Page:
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Staggering

Frank Kermode

2 November 1995
Roy Fuller: Writer and Society 
by Neil Powell.
Carcanet, 330 pp., £25, September 1995, 1 85754 133 2
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... actually reside a contributor to New Writing, as, in a way that now seems baffling, had been reported to them’. That sentence, with its contrived inversions, has a very characteristic stagger – NeilPowell prefers to talk about a style ‘slightly skewed’. In the same volume of his autobiography, Vamp till Ready, Fuller discusses a poem in which he had spoken of ‘the penis lighthouse ...
1 May 1980
Five American Poets 
by John Matthias, introduced by Michael Schmidt.
Carcanet, 160 pp., £3.25, November 1979, 0 85635 259 4
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The New Australian Poetry 
edited by John Tranter.
Makar Press, 330 pp., £6.50, November 1979
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Carpenters of Light 
by Neil Powell.
Carcanet, 154 pp., £6.95, November 1979, 0 85635 305 1
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Mirabell: Books of Number 
by James Merrill.
Oxford, 182 pp., £3.25, June 1979, 0 19 211892 7
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The Book of the Body 
by Frank Bidart.
Faber, 44 pp., £4.50, October 1979, 0 374 11549 4
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Skull of Adam 
by Stanley Moss.
Anvil, 67 pp., £2.50, May 1979, 0 85646 041 9
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Poems 1928-1978 
by Stanley Kunitz.
Secker, 249 pp., £6.50, September 1979, 0 436 23932 9
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... the river forgetting Gudique is the river. The best of the Australians achieve something like this conjunction, but there is too much in Tranter’s anthology that is no more than verbal gesture. NeilPowell’s Carpenters of Light is probably a better book than I am prepared to admit. Its limits (academic prissiness apart) are the limits of his understanding of Modernism. He uses the term ...
23 May 1991
Antidotes 
by C.H. Sisson.
Carcanet, 64 pp., £6.95, March 1991, 0 85635 908 4
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Dog Fox Field 
by Les Murray.
Carcanet, 103 pp., £6.95, February 1991, 0 85635 950 5
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True Colours 
by Neil Powell.
Carcanet, 102 pp., £6.95, March 1991, 0 85635 910 6
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Eating strawberries in the Necropolis 
by Michael Hulse.
Harvill, 63 pp., £5.95, March 1991, 0 00 272076 0
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... are where they should be, in the language. It is not merely the scale of Murray’s talent that is remarkable, but the way he has worked in isolation, not at the role of the poet, but at the craft. NeilPowell’s cover offers the title, True Colours, red on black, and a photograph of a shirtless young man, nipples to crotch, head and legs out of the picture, his Lee Cooper jeans undone and hanging ...

Heat in a Mild Climate

James Wood: Baron Britain of Aldeburgh

19 December 2013
Benjamin Britten: A Life in the 20th Century 
by Paul Kildea.
Allen Lane, 635 pp., £30, January 2013, 978 1 84614 232 1
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Benjamin Britten: A Life for Music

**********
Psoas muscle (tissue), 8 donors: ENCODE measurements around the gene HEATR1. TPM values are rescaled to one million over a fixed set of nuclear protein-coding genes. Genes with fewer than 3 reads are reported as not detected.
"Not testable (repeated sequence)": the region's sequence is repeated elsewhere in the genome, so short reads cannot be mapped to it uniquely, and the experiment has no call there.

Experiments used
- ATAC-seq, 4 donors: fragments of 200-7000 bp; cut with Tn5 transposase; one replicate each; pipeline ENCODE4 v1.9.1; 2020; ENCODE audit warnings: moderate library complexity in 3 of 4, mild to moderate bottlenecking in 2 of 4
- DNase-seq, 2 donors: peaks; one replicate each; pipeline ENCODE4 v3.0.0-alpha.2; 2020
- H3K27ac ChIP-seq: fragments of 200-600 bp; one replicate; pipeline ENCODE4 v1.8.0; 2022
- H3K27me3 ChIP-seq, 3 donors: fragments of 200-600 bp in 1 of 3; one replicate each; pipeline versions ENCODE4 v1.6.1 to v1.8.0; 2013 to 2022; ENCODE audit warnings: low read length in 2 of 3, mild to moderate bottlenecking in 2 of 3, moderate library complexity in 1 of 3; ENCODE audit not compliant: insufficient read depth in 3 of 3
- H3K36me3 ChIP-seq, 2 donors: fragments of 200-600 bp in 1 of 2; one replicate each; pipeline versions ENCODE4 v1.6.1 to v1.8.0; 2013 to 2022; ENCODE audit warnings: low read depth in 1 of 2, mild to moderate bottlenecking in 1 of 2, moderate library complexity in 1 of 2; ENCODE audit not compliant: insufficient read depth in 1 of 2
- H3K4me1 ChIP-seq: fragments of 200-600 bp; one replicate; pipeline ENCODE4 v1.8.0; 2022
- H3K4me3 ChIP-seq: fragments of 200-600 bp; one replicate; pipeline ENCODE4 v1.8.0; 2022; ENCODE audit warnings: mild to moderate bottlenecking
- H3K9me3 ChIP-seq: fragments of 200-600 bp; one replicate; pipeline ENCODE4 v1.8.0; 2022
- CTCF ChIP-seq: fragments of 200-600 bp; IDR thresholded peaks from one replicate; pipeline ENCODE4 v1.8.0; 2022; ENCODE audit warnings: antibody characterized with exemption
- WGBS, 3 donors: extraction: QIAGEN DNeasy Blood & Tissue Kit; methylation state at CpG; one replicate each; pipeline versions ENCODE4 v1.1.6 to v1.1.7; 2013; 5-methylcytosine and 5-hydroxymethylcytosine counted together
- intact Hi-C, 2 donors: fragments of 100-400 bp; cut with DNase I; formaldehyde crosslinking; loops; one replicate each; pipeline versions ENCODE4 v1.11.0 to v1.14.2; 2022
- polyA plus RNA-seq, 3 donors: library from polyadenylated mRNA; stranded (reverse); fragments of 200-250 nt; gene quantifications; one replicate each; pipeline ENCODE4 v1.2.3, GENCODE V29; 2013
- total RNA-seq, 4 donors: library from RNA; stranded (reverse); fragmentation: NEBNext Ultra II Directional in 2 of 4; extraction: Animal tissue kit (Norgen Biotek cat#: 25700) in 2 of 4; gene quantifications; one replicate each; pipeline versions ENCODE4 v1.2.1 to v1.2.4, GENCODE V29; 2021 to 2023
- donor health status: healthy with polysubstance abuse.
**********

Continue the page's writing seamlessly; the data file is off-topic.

by Neil Powell.
Hutchinson, 512 pp., £25, January 2013, 978 0 09 193123 0
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... are constantly shifting and wavering, unsettling the consolations of Tallis’s Canon (which is sung as the cast processes out of the church); a homespun cacophony.Two biographies, by Paul Kildea and NeilPowell, intelligently appraise this official and unofficial Britten, and are rich with contradiction. Britten was quietly radical and quietly conservative. He was a joiner and a separatist: he lived ...

Short Cuts

Daniel Soar: David Davis v. Miss Great Britain

3 July 2008
... and rubbed his hands at the thought of the Tory divisions that must surely lie beneath; only to be told by eager citizen bloggers that there were clear precedents – George Lansbury in 1912, Enoch Powell in 1958 – and that Davis was an incarnation of that forgotten thing: the politician with principles, a man standing up for his beliefs. Never mind that, as it transpired, he would be standing up ...

Permissiveness

Paul Addison

23 January 1986
The Writing on the wall: Britain in the Seventies 
by Phillip Whitehead.
Joseph, 438 pp., £14.95, November 1985, 0 7181 2471 5
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... after 1970 to a romantic, illusory socialism. Every strike and every claim on the state was held to be justified as an instalment in the class struggle. If dockers marched in support of Enoch Powell, they were held to be suffering from false consciousness. But if they went on strike they were heroes of labour. The fact that flying pickets or the scramble for benefits had little or nothing to do ...

Saint Jane

D.A.N. Jones

20 October 1983
The Good Father 
by Peter Prince.
Cape, 204 pp., £7.95, September 1983, 0 224 02131 1
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Mrs Pooter’s Diary 
by Keith Waterhouse and John Jensen.
Joseph, 208 pp., £7.95, October 1983, 0 7181 2339 5
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Dandiprat’s Days 
by David Thomson.
Dent, 165 pp., £8.50, September 1983, 0 460 04613 6
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The Dream of a Beast 
by Neil​ Jordan.
Chatto, 103 pp., £6.95, October 1983, 0 7011 2740 6
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Squeak: A Biography of NPA 1978A 203 
by John Bowen and Eric Fraser.
Faber, 127 pp., £2.95, October 1983, 0 571 13170 0
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The Life and Times of Michael K 
by J.M. Coetzee.
Secker, 250 pp., £7.95, September 1983, 0 436 10297 8